He was appointed GCH in 1816 and made colonel of the 10th (The Prince of Wales's Own) Regiment of (Light) Dragoons (Hussars) on 3 February 1820.

Marriages and family[edit]

Memorial Statue by Raffaelle Monti in Durham.

His first wife was Lady Catherine Bligh,[3] daughter of the 3rd Earl of Darnley, whom he married in 1804; she was three years older than he. She died during the night of 10–11 February 1812, of fever following a minor operation, while her husband was on active service in the Peninsula.

After he married his second wife Lady Frances Anne Vane-Tempest, daughter and heiress of Sir Henry Vane-Tempest, on 3 April 1819, Lord Londonderry took the surname of Vane, by royal licence, and used his new bride's immense wealth to acquire the Seaham Hall estate in County Durham with a view to developing the coal fields there. He also built the harbour at Seaham, to rival nearby Sunderland.

The family also used their new-found wealth to redecorate their main country seat in Ireland, Mount Stewart, and bought Holderness House on London's Park Lane, which they renamed Londonderry House.

Charles Stewart succeeded his half-brother as 3rd Marquess of Londonderry in 1822. The following year he was created Earl Vane and Viscount Seaham, of Seaham in the County Palatine of Durham, with remainder to the heirs male of the body of his second wife.[4]

Governor of County Londonderry from 1823, Londonderry was appointed Lord Lieutenant of Durham in 1842 and the following year became Colonel of the 2nd Regiment of Life Guards. He was finally made a Knight of the Garter in 1853, and died a year later at Londonderry House. Scrabo Tower in Newtownards, County Down was erected in his memory.

He was succeeded as 4th Marquess of Londonderry by his son from his first marriage, and as 2nd Earl Vane by his son from his second marriage.

Through his daughter Lady Frances, Lord Londonderry was the great-grandfather of Winston Churchill.

References[edit]

  1. ^ He was styled The Honourable Charles Stewart from 1789 until 1813 and The Honourable Sir Charles Stewart from 1813 to 1814 and known as The Lord Stewart from 1814 to 1822.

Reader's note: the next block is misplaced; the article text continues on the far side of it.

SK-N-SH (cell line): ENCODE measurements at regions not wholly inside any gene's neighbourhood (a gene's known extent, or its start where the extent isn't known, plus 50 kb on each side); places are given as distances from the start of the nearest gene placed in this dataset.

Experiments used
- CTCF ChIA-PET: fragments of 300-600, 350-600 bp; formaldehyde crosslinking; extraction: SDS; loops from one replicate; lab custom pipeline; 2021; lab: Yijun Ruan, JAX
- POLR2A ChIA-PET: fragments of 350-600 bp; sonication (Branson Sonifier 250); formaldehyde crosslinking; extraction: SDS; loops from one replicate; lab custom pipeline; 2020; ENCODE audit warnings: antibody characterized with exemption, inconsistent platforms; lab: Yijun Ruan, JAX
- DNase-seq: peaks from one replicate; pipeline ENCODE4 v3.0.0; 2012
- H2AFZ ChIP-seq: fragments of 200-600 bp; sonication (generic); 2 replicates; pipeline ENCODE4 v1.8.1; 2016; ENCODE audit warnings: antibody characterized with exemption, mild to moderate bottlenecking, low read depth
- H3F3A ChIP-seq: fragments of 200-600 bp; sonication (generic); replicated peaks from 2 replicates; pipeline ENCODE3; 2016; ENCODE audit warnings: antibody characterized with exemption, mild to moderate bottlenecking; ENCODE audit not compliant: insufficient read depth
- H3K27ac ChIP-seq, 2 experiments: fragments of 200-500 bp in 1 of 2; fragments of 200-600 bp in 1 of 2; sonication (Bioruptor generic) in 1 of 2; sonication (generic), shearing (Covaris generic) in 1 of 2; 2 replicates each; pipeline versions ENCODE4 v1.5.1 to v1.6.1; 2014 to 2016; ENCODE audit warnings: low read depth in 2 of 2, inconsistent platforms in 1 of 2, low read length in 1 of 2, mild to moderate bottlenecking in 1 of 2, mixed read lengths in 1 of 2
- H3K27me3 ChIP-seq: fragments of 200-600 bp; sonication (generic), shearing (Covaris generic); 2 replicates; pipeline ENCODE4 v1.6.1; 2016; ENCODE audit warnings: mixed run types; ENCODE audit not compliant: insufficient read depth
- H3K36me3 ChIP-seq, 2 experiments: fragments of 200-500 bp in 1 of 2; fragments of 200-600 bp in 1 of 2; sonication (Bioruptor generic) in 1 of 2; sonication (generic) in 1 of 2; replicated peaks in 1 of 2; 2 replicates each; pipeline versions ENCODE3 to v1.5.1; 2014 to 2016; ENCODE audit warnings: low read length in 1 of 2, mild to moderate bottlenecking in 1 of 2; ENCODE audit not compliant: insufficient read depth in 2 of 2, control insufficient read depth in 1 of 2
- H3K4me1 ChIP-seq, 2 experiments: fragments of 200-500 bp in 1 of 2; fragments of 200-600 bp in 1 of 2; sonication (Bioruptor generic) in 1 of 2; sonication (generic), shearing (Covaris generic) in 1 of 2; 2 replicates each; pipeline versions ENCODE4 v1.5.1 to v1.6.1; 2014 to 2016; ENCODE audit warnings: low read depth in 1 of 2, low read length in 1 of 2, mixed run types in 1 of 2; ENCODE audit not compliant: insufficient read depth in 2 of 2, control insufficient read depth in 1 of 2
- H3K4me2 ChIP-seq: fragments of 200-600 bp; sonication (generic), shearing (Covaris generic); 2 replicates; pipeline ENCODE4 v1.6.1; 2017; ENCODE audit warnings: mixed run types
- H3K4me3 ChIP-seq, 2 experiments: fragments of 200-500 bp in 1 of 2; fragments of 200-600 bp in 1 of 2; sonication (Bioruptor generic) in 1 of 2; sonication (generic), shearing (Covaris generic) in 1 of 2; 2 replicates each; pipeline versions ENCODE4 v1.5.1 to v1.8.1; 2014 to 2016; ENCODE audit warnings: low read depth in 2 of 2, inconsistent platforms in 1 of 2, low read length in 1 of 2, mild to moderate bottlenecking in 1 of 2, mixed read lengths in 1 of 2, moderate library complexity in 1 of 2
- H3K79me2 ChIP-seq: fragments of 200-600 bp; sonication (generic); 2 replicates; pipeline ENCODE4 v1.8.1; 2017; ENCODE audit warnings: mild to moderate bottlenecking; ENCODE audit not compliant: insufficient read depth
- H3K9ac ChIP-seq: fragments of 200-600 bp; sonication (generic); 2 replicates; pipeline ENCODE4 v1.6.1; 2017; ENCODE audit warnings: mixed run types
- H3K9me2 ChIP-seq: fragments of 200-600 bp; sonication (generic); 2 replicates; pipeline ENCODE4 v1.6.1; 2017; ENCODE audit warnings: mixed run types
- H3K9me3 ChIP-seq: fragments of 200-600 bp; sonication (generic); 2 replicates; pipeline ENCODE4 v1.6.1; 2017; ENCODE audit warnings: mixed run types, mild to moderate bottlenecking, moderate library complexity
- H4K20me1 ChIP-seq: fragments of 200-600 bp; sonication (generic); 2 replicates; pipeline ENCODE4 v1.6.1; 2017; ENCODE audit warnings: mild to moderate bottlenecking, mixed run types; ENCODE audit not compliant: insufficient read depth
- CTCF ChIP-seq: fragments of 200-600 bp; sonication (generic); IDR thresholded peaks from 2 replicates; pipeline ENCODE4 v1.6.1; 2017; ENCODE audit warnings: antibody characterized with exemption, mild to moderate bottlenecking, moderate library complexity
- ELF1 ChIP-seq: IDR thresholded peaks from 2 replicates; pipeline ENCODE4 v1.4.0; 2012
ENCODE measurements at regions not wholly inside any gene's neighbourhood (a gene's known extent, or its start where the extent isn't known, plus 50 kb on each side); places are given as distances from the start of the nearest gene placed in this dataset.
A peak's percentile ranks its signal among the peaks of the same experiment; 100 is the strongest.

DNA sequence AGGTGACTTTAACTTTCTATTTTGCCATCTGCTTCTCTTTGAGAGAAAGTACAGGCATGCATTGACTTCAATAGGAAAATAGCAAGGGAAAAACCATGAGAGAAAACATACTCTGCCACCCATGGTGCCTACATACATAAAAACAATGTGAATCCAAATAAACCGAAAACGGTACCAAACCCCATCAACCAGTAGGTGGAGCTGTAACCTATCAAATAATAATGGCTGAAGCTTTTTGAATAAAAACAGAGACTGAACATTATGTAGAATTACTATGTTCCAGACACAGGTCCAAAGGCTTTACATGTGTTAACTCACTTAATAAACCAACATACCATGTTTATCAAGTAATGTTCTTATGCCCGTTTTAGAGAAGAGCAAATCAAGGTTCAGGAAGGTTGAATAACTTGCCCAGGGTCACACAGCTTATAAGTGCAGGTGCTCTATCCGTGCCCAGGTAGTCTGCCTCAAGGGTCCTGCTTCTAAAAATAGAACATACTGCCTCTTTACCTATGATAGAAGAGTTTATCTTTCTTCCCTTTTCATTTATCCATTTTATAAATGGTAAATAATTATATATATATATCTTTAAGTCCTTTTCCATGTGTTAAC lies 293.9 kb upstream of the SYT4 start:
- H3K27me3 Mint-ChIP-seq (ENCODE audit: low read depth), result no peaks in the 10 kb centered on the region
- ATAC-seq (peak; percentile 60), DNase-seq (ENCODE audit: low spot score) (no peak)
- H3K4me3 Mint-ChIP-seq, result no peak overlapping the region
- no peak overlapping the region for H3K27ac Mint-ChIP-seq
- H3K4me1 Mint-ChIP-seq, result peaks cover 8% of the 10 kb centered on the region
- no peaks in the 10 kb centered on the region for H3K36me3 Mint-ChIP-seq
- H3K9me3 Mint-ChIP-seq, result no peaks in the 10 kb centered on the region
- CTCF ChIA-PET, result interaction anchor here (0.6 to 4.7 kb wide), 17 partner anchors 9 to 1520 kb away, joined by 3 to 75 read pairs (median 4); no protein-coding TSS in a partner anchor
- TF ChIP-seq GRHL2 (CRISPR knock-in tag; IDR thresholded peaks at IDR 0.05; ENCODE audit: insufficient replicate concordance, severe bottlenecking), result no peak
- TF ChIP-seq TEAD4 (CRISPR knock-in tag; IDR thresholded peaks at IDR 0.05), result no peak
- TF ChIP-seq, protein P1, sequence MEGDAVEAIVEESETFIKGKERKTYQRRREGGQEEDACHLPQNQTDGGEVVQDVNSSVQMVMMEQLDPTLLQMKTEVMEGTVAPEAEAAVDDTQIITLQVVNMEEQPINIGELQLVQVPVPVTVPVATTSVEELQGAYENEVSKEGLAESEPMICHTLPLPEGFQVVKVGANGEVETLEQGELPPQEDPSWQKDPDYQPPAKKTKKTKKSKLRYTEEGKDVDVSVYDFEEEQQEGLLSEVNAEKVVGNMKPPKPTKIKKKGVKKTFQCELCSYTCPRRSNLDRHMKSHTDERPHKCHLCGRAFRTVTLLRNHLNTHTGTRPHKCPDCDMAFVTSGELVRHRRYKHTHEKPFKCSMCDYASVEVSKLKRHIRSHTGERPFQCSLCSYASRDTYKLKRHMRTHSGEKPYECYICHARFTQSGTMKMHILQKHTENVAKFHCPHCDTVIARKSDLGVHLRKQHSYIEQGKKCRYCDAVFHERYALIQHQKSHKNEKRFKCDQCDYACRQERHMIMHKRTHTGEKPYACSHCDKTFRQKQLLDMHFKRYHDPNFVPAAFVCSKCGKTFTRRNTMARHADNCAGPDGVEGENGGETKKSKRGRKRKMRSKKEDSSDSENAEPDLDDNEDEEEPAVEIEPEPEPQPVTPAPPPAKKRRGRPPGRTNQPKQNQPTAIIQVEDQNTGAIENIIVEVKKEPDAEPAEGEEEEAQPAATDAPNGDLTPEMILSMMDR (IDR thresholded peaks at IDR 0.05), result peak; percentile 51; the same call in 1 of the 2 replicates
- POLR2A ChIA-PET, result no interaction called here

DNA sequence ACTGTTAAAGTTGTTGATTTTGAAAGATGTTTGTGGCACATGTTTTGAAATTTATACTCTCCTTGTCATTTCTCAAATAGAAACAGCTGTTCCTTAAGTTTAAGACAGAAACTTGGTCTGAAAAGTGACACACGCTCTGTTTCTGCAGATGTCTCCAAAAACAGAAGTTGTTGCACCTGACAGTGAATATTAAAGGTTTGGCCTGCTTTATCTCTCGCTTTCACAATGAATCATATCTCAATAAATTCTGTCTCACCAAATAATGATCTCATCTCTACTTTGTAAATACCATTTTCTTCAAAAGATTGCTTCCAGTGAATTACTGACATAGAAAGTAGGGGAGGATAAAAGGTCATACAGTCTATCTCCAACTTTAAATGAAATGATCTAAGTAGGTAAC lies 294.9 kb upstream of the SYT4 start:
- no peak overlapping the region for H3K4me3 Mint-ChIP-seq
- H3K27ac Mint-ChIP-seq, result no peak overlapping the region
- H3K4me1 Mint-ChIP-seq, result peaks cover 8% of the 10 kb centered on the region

2. ^ The London Gazette: no. 16909. p. 1255. 18 June 1814.
  3. ^ "LADY CATHERINE BLIGH, LADY CHARLES STEWART". National Trust. 
  4. ^ The London Gazette: no. 17909. p. 498. 29 March 1823.

External links[edit]

Parliament of Ireland
Preceded by
George Dunbar
James Kearney
Member of Parliament for Thomastown
March – May 1800
With: James Kearney March – April 1800
William Gardiner April – May 1800
Succeeded by
William Gardiner
John Francis Cradock
Preceded by
Thomas Conolly
The Earl of Tyrone
Member of Parliament for Londonderry County
1800 – 1801
With: The Earl of Tyrone
Succeeded by
Parliament of the United Kingdom
Parliament of the United Kingdom
New constituency Member of Parliament for Londonderry
1801–1814
With: Sir George Hill, 2nd Bt 1801–1802
Lord George Thomas Beresford 1802–1812
Hon. William Ponsonby 1812–1814
Succeeded by
Hon. William Ponsonby
Alexander Stewart
Military offices
Preceded by
Richard Wilford
Colonel of the 25th Light Dragoons
1813–1818
Regiment disbanded
Preceded by
George, Prince of Wales
Colonel of the 10th (The Prince of Wales's Own)
Royal Regiment of (Light) Dragoons (Hussars)

1820–1843
Succeeded by
The Earl Beauchamp
Preceded by
The Earl Cathcart
Colonel of the 2nd Regiment of Life Guards
1843–1854
Succeeded by
The Lord Seaton
Political offices
Preceded by
Sir George Shee, Bt
Sir James Cockburn, Bt
Under-Secretary of State for War and the Colonies
1807–1809
With: E. Cooke
Succeeded by
Hon. F. J. Robinson
Hon. Charles Jenkinson
Diplomatic posts
Preceded by
No representation due
to the Treaties of Tilsit
(previously John Frere)
British Minister to Prussia
1813–1814
Succeeded by
George Henry Rose
Preceded by
The Earl of Aberdeen
British Ambassador to Austria
1814–1823
Succeeded by
Hon. Sir Henry Wellesley
Honorary titles
Preceded by
The Duke of Cleveland
Lord Lieutenant of Durham
1842–1854
Succeeded by
The Earl of Durham
Peerage of Ireland
Preceded by
Robert Stewart
Marquess of Londonderry
1822–1854
Succeeded by
Frederick Stewart
Peerage of the United Kingdom
New creation Earl Vane
1823–1854
Succeeded by
George Vane-Tempest
Baron Stewart
1814–1854